Thursday, February 15, 2007

Post-Storm Visitors

Flocking, fluttering wrens, the bully jays, cuneiform-tailed magpies and a few plump tits showed no fear of me this morning.

The crusty, frigid and just nasty residue of yesterday's storm -- glory be that NStar didn't fail us again -- filled the rhododendrons below, the beech above and the forsythia beyond with eager patrons of the feeder. Proof of their hunger to get energy to heat themselves came when I pounded on the window.

Many stayed put while I loosened the storm window to get to the feeder. The sleet had coated the outside and made a gelid epoxy. I ended up with a huge screwdriver as a wedge and a rubber mallet to operate the slides on the window.

As you might suppose, the roundest patrons were first to the feeder and were hovering within reach as I closed the window.

Other regular visitors did not risk life, limb or lemon to gather deposit bottles. These modern gleaners are extras on the urban stage. The old man who arrives after dark, driving what my grandfather would have called a flivver, is part of the night shift. He is considerate and quiet at his task. If I am putting recycling at the curb when he comes, I greet him and he responds, but nothing more.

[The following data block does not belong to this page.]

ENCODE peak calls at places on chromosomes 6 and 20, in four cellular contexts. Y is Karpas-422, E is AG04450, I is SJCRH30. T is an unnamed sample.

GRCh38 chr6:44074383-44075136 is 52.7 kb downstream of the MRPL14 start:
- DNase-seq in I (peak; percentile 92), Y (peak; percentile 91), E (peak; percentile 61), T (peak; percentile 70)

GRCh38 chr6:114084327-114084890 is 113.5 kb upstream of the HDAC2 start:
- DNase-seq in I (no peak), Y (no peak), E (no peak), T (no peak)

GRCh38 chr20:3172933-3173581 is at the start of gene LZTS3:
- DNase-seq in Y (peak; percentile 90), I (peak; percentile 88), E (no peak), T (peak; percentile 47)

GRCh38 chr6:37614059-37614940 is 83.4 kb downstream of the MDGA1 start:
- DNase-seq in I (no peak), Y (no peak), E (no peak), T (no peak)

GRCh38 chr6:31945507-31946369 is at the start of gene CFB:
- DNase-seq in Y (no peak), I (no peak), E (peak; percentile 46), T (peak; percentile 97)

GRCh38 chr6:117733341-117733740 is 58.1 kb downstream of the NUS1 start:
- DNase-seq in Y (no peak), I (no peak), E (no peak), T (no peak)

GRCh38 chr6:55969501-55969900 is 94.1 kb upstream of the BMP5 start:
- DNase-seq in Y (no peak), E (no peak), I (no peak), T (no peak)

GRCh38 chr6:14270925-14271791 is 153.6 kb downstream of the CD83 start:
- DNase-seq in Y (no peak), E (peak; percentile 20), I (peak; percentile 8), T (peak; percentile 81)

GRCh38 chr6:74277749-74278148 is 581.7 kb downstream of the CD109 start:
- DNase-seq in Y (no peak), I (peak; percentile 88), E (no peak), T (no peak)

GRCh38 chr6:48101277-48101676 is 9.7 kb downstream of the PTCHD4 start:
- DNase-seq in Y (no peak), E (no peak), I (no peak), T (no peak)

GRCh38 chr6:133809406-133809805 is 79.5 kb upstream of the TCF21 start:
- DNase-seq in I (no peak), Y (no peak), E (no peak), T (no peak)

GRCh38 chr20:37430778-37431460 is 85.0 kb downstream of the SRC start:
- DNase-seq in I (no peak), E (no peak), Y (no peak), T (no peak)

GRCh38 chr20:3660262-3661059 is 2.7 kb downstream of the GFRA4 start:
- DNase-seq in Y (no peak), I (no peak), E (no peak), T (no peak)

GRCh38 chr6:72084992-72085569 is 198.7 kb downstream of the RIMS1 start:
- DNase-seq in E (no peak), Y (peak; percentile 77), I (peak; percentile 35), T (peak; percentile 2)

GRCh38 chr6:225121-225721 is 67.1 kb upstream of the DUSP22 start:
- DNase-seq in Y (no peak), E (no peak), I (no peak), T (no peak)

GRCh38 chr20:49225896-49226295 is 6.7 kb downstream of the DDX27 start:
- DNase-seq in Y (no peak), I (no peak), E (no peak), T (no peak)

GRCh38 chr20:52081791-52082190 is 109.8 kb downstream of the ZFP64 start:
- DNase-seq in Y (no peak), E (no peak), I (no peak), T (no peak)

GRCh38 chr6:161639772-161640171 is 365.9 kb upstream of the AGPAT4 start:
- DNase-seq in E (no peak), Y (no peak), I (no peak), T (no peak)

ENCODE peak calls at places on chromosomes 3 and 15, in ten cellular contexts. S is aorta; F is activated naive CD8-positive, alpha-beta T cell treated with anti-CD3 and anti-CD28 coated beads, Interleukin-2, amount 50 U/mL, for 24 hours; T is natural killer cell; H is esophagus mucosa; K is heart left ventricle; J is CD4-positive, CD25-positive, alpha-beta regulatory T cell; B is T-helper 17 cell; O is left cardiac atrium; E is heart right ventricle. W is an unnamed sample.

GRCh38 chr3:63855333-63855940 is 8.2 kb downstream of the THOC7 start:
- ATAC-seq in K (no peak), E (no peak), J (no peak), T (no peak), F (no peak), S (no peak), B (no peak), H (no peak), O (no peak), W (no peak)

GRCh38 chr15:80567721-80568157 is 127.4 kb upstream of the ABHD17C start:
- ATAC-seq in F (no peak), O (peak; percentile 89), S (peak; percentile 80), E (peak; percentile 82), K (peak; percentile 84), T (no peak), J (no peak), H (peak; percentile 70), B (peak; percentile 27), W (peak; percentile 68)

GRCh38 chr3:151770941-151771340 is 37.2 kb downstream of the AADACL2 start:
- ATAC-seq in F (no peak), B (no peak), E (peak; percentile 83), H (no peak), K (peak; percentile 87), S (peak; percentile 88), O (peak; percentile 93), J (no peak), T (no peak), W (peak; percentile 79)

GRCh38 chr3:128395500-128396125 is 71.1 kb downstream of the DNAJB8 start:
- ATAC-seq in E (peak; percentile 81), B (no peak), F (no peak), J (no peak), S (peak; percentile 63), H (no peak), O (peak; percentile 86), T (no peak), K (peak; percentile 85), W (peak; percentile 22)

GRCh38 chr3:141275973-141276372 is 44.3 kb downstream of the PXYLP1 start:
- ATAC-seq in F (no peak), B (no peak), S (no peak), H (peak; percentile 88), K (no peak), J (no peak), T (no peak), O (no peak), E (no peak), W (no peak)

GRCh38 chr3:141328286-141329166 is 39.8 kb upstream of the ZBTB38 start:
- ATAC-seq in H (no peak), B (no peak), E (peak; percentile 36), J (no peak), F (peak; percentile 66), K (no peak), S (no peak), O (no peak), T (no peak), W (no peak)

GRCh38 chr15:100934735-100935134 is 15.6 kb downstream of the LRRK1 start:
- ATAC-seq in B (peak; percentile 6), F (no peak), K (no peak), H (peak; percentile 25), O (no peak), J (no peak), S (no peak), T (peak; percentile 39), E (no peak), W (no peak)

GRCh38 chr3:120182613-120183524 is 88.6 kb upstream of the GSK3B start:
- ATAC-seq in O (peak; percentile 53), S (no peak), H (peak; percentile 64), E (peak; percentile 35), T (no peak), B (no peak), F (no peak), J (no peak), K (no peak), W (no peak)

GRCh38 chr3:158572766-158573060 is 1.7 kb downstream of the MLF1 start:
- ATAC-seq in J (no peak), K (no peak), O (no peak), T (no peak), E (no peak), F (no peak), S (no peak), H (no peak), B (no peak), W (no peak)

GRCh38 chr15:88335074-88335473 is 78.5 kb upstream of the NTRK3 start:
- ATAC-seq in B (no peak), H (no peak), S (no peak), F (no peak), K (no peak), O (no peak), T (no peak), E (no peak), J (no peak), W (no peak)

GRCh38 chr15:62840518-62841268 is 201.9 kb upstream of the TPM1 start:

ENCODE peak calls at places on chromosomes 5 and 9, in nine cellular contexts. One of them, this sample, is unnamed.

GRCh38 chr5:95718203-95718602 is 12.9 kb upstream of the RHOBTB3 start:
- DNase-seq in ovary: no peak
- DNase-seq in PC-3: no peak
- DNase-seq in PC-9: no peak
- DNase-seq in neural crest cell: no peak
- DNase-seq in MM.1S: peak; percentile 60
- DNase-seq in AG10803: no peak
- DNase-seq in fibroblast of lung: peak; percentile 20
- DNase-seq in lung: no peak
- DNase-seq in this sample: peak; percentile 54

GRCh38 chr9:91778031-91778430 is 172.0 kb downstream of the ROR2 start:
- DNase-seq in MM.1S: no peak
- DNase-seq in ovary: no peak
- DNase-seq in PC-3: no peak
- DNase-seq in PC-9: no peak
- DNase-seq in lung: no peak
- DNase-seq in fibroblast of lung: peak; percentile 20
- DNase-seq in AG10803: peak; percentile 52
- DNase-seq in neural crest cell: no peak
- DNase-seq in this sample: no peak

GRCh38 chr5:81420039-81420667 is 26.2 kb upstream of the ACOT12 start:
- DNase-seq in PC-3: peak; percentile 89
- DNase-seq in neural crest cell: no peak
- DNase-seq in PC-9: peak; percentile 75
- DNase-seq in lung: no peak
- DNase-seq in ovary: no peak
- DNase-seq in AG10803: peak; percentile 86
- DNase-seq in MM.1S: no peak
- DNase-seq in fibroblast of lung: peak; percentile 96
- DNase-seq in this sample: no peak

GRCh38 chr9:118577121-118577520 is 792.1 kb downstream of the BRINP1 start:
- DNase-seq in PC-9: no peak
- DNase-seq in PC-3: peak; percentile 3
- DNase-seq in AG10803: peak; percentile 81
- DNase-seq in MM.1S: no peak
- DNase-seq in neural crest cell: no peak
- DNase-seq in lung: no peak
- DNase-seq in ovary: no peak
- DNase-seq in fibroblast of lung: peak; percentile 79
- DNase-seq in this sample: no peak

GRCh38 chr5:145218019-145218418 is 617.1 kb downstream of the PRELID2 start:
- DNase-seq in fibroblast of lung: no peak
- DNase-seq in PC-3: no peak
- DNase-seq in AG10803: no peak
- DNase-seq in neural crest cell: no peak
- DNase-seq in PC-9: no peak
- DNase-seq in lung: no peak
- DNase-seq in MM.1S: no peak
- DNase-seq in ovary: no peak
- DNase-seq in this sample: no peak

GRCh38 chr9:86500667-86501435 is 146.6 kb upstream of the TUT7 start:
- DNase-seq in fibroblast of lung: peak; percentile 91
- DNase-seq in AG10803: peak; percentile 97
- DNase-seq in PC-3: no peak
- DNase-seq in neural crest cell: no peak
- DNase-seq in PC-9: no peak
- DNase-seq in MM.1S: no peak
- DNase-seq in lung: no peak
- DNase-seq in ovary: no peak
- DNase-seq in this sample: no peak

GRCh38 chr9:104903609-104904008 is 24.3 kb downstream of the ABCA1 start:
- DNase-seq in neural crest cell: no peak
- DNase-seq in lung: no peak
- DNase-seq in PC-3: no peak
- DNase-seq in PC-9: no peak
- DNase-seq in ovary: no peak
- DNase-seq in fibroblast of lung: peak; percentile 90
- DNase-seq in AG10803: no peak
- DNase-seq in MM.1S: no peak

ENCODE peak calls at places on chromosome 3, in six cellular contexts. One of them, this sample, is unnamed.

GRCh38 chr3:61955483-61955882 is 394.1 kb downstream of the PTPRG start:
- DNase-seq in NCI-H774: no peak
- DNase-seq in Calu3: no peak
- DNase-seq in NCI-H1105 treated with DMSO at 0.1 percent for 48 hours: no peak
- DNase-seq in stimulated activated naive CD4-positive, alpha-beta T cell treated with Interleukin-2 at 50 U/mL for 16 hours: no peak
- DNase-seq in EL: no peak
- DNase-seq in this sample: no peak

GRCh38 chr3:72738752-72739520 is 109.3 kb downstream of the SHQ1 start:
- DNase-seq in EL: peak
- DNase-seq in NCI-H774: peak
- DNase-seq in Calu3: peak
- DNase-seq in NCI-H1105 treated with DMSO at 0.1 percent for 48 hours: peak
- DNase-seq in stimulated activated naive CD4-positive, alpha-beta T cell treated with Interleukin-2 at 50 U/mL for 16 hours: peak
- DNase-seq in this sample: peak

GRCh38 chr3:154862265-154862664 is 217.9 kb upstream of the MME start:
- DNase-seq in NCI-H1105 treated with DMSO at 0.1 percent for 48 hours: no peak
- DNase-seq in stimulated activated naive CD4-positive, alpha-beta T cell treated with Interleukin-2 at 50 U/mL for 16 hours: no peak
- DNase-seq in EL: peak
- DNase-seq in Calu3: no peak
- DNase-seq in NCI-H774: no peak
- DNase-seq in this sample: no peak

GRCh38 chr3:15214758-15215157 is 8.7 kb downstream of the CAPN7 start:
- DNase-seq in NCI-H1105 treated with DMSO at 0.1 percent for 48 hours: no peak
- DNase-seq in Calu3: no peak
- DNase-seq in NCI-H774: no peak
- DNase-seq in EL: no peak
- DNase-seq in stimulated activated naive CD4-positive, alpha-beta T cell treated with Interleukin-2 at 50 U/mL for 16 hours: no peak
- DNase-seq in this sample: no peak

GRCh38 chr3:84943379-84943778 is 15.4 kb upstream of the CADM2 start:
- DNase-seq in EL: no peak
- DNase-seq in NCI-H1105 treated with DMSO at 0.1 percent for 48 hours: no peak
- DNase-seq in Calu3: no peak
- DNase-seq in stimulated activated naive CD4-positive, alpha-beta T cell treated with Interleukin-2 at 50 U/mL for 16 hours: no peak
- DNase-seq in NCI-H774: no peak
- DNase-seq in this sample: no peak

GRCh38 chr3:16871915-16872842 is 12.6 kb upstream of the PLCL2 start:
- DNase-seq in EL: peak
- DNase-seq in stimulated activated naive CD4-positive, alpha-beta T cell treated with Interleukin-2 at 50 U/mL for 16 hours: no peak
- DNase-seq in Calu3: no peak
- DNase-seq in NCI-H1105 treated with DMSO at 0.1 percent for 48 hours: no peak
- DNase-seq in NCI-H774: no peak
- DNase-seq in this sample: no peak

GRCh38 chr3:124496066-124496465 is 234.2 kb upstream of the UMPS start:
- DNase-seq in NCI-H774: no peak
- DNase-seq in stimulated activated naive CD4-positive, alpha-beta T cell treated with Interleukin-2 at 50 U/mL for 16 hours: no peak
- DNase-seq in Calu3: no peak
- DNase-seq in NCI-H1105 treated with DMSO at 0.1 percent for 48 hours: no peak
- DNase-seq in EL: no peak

Not to put too fine a point on it, but that is a small kindness we can do, one that costs us very little. As with Ruth and Naomi, such gleaning can be significant to those who must do it.

Woe to those who tell me they resent the bottle gatherers. We place our deposit bottles in separate bags for the ease of our evening visitor. If he passes with $1 from us, a quarter elsewhere and another $1 down the block, it is the preponderance of the small -- negligible to us and together meaningful to him.

On this nasty morning, it doesn't hurt anything to hold back the deposit-bottle bags for a week.

The best side-effect of this is that when we take the little care required for our visitors, we often think of other small favors to do.

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